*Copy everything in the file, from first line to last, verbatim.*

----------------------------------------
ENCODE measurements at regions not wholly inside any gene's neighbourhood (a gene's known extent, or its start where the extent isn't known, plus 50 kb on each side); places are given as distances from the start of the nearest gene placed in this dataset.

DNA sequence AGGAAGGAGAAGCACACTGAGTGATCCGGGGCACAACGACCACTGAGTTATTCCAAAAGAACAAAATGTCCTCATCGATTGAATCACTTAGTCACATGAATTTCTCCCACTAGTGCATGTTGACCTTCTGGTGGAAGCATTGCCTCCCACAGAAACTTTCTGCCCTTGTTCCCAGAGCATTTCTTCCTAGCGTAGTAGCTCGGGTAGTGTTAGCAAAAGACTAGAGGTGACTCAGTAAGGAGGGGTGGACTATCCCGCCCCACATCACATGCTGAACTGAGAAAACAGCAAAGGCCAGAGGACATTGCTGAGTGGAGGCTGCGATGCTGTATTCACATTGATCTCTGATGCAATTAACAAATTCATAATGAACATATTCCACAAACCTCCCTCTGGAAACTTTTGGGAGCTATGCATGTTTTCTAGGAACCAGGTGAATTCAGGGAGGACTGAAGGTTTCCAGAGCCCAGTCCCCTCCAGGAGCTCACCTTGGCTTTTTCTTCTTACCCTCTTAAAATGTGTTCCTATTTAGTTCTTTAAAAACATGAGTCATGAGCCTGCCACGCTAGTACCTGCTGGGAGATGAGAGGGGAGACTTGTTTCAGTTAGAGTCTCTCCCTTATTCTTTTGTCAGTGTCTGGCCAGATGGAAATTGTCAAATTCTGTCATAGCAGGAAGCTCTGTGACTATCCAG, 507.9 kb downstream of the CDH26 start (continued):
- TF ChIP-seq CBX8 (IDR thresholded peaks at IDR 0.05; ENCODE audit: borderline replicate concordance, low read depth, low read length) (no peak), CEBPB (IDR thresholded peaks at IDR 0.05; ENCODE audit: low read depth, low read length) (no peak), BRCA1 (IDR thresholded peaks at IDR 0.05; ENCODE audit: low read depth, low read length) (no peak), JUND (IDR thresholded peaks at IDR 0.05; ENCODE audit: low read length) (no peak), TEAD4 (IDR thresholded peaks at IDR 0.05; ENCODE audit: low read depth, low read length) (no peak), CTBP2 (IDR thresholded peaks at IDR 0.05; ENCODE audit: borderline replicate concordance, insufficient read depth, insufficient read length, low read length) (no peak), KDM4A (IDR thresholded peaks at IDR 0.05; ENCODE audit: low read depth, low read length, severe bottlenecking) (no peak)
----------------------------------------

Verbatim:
ENCODE measurements at regions not wholly inside any gene's neighbourhood (a gene's known extent, or its start where the extent isn't known, plus 50 kb on each side); places are given as distances from the start of the nearest gene placed in this dataset.

DNA sequence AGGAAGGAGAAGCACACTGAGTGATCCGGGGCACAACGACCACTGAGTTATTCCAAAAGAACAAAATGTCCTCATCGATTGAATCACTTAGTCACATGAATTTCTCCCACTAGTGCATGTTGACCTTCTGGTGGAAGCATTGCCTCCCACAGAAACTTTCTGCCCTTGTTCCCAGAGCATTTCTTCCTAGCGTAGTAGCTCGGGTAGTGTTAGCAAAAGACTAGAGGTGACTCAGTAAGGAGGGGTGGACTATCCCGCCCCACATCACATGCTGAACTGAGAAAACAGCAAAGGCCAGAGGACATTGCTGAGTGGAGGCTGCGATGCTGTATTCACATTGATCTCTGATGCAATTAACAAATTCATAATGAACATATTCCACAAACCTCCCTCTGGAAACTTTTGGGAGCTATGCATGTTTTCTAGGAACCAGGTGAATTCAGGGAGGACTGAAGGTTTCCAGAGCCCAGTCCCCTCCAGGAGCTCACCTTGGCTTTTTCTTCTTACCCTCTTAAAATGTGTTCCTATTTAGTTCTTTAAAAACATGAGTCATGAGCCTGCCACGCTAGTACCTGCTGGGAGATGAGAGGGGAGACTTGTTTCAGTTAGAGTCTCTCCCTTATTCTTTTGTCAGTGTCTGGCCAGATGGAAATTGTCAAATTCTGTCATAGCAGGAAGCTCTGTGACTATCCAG, 507.9 kb downstream of the CDH26 start (continued):
- TF ChIP-seq CBX8 (IDR thresholded peaks at IDR 0.05; ENCODE audit: borderline replicate concordance, low read depth, low read length) (no peak), CEBPB (IDR thresholded peaks at IDR 0.05; ENCODE audit: low read depth, low read length) (no peak), BRCA1 (IDR thresholded peaks at IDR 0.05; ENCODE audit: low read depth, low read length) (no peak), JUND (IDR thresholded peaks at IDR 0.05; ENCODE audit: low read length) (no peak), TEAD4 (IDR thresholded peaks at IDR 0.05; ENCODE audit: low read depth, low read length) (no peak), CTBP2 (IDR thresholded peaks at IDR 0.05; ENCODE audit: borderline replicate concordance, insufficient read depth, insufficient read length, low read length) (no peak), KDM4A (IDR thresholded peaks at IDR 0.05; ENCODE audit: low read depth, low read length, severe bottlenecking) (no peak)